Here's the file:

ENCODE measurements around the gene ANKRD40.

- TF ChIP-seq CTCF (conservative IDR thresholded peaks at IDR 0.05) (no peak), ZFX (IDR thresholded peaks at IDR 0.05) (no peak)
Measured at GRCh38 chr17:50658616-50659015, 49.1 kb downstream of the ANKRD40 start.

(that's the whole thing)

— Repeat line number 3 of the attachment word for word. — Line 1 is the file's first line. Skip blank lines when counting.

Measured at GRCh38 chr17:50658616-50659015, 49.1 kb downstream of the ANKRD40 start.